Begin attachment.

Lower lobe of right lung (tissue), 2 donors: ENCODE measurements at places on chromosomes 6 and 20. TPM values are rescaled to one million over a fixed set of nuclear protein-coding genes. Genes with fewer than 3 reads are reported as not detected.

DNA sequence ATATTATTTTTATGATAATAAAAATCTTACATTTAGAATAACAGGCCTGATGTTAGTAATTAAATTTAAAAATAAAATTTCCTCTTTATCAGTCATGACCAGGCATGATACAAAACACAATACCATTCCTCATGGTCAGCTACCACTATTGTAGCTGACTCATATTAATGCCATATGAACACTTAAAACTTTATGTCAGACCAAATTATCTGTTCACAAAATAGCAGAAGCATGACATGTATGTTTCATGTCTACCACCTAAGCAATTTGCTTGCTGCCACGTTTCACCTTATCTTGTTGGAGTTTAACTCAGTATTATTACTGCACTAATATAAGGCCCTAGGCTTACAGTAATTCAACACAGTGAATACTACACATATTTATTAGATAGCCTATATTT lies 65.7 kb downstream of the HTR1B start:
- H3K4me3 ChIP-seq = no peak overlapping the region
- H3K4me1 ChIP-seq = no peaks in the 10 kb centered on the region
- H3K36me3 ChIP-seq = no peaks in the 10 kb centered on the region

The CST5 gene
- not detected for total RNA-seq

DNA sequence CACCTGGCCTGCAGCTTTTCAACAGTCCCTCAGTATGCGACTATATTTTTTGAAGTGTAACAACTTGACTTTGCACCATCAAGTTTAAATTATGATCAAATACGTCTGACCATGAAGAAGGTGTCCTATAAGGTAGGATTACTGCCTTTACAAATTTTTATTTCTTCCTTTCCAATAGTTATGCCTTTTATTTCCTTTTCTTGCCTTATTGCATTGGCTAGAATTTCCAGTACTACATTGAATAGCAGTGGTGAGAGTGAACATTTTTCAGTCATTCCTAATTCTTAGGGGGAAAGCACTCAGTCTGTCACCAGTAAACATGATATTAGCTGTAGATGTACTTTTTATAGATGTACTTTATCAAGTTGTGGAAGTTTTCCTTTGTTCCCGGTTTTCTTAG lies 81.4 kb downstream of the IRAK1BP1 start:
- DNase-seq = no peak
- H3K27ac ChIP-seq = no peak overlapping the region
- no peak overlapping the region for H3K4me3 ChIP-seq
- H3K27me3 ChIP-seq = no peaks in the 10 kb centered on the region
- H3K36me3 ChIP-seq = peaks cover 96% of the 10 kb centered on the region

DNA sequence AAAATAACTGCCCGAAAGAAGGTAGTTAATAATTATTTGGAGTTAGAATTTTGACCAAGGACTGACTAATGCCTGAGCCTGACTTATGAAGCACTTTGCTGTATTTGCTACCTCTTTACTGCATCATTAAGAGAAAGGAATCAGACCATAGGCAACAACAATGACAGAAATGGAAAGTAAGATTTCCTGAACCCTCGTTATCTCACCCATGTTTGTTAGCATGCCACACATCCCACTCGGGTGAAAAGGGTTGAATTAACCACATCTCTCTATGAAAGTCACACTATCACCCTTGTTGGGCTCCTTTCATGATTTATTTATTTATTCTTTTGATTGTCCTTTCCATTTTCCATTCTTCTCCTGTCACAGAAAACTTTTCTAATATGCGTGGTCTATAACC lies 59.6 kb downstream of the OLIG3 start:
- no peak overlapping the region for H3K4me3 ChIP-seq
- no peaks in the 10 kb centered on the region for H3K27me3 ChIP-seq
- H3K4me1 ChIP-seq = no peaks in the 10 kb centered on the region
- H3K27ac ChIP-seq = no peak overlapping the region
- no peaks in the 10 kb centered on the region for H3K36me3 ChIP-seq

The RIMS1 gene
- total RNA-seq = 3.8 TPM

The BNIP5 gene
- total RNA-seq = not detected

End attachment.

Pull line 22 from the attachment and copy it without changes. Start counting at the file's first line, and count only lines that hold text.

The BNIP5 gene